Putting pen(guin) to paper

Pablo meeting the Vice ChancellorWe recently published a peer-reviewed journal article (a free version is available from the University of Portsmouth Research Portal) about the arrival of Pablo the penguin (who tweets as @uoppenguin).  Some of you might be wondering about the origins of Pablo the penguin and indeed how any sane and rational journal editor, let alone scholarly reviewers, ever passed an article celebrating his introduction into the academic literature.  Indeed, Pablo just waddled over and asked me the same question, hence this blog post explaining both his origins and the lessons I learned from writing my first academic journal article. 

The history of Pablo: Penguin and Astonishing Bird of Library Origin

Originating as a guest character named with a self-referential acronym in episode two of the (then) Turner & Paige blog cartoon, celebrating the initial exuberance of our new air conditioning system (in the early days when it really was cold enough for snow if you sat in the wrong place) Pablo took up his role of making gentle fun of the foibles and shortcomings of the Library and its many varied human inhabitants, followed by further cartoons where he engaged enthusiastically with all things new and fell afoul of the most commonplace student mishaps only to bounce back and demonstrate resilience in the face of adversity at every turn.  And Pablo does find adversity at every turn, being two foot tall and prone to mishaps, he has merrily embarrassed himself on a regular basis.

Was he universally loved?  Sadly not.  Many colleagues looked on him skeptically, expressing concerns that he looked trivial, peripheral, a waste of time and space even though, in his own words, “I only take up a very small basket!”  Still, we felt the need to touch base intellectually with the marketing science and scholarship that explained what was so evidently right instinctively and emotionally to someone working on the front line, with social media and promotions.  It was an experience, although if anyone involved had known how much work it was going to involve, we might never have started.

After days of very intense work keeping the Promotions Team afloat, searching, reconstructing and integrating our findings with a comprehensive review of the literature, and then repeating the process after initial peer review to double the length of the literature review and find hundreds of wasted words to throw out to make room for it, the article was ready.  Mercifully, both our reviewers were perfectly normal, lovely reviewers who offered nothing but support, constructive criticism and encouragement.  Even having to restructure the entire article following peer review had the effect of turning what had looked suspiciously like a piece of respectable Master’s level coursework into a polished and cogent argument.  Which was nice.  Happily we never encountered the feared and reviled horror known as “Reviewer 2” – a reputed monster described on social media as that which stalks academics, indiscriminately devouring submitted manuscripts and spewing back insurmountable objections.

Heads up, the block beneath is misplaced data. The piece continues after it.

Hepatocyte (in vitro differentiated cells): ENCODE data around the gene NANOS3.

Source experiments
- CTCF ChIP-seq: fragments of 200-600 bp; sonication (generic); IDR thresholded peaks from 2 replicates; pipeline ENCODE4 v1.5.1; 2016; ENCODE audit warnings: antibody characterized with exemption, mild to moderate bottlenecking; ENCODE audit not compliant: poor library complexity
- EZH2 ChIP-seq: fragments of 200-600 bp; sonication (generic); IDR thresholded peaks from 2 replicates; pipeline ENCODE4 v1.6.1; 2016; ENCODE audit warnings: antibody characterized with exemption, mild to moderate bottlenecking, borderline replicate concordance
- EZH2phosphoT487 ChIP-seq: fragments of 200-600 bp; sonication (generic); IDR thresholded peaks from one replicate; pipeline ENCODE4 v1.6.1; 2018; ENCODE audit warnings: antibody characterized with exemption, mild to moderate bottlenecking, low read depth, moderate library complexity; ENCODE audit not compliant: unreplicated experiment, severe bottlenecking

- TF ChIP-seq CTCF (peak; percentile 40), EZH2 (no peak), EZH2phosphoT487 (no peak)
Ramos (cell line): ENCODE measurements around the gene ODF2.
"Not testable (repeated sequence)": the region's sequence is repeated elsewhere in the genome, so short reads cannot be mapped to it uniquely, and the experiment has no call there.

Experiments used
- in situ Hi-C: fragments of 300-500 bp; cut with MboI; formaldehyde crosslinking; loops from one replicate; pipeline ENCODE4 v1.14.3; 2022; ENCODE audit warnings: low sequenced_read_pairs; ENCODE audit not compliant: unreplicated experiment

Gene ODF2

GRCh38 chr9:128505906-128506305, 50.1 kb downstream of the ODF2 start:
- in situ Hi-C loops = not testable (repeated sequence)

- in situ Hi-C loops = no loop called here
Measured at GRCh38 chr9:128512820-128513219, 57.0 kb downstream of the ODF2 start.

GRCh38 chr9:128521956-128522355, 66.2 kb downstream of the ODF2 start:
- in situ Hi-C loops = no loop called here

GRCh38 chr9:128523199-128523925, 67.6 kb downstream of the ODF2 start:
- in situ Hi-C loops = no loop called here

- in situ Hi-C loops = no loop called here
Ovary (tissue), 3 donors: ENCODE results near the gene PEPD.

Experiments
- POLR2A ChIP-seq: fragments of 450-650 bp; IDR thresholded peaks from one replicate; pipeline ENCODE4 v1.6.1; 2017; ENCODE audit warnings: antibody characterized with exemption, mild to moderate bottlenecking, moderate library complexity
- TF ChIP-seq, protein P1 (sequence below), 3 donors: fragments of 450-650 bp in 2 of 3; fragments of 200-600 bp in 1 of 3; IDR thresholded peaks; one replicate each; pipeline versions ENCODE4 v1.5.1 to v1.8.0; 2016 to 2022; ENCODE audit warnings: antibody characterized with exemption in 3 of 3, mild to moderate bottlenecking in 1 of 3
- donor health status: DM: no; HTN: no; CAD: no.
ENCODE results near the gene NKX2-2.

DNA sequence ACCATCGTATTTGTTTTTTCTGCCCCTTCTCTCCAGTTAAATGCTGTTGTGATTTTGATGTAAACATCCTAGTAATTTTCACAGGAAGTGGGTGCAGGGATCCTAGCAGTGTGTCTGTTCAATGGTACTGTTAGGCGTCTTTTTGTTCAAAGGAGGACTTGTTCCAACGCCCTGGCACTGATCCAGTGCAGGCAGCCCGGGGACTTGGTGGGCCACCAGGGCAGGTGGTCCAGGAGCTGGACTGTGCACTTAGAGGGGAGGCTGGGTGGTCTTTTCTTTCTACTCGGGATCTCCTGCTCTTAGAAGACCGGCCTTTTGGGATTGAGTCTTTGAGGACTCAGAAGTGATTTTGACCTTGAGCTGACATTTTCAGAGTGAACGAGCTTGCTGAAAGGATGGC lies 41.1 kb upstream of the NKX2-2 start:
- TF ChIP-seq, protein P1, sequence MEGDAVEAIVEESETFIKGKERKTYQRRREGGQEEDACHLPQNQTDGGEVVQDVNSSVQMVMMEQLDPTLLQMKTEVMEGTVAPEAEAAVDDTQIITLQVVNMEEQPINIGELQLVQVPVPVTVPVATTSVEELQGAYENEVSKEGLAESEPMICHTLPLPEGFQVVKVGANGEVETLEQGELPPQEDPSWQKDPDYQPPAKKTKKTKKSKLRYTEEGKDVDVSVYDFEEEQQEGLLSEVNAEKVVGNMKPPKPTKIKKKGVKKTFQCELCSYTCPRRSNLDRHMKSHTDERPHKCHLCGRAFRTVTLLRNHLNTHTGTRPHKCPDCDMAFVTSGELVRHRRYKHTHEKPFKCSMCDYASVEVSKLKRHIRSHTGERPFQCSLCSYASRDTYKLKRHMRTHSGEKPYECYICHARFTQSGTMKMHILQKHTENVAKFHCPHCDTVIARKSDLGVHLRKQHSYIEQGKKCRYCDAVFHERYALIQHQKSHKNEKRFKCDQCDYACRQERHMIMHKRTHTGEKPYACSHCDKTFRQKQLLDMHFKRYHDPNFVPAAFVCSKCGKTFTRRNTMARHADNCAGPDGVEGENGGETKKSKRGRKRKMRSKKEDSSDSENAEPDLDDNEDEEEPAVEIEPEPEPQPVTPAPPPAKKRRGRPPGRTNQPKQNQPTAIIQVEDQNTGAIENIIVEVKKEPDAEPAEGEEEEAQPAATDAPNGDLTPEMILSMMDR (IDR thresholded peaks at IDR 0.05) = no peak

Lessons learned

  • Love your reviewers – if they suggest re-writing most of your article, it just means the six days you discovered you had wasn’t quite enough time for you to write something perfect the first time around.
  • Don’t be precious about what you have written.  Knee deep in your second version, you will probably come to realise that the people who can write beautiful, clear, well-constructed prose about complex subjects the first time around are very few and far between.  Prepare to find coarse thickets of tangled ideas where you remember tidily clipped lawns lined with clear arguments and be ruthless pruning and weeding them to best effect.
  • Be prepared to re-structure of what you have written.  This is often a quick way to save hundreds of words.  Which is helpful when doubling the content of your the literature review.
  • A picture speaks a thousand words, provided it is has a clear explanatory caption.  Very little makes sense unless you can visualise it and for anything even slightly esoteric, actually having a photograph or diagram helps enormously.

Assistant Librarian (Promotions) at the University Library. An enthusiastic advocate of libraries, diversity, inclusion, equity, and social justice for all, inside and outside the workplace.

3 comments on “Putting pen(guin) to paper
  1. I feel for the librarians who wrote the journal article. I’m an MRes student and wrote about my “little dyspraxtic brain” in my reflective (b)log which is a piece of coursework for the research preparation and development module. Amongst the comments that my course liaison tutor wrote on the draft was that this “humorous” phrase wasn’t appropriate. I didn’t actually write it in humour but in truth as a reflection of the challenges that I face in completing a research degree whilst living with both a neurological disability and a spinal injury. This blog post has reminded me of the importance of peer review and of the supportative nature of the comments that my course liaison tutor made even if he thought I wrote the remark about my disability in humour.

    • Sounds to me as though it would be a *very* appropriate thing to include, humorous or not, but perhaps there’s a way of expressing it that would meet with your tutor’s approval. Well done for facing the challenges!

      • Timothy thank you yes I managed to re-phase it in a more ‘scientific’ way.

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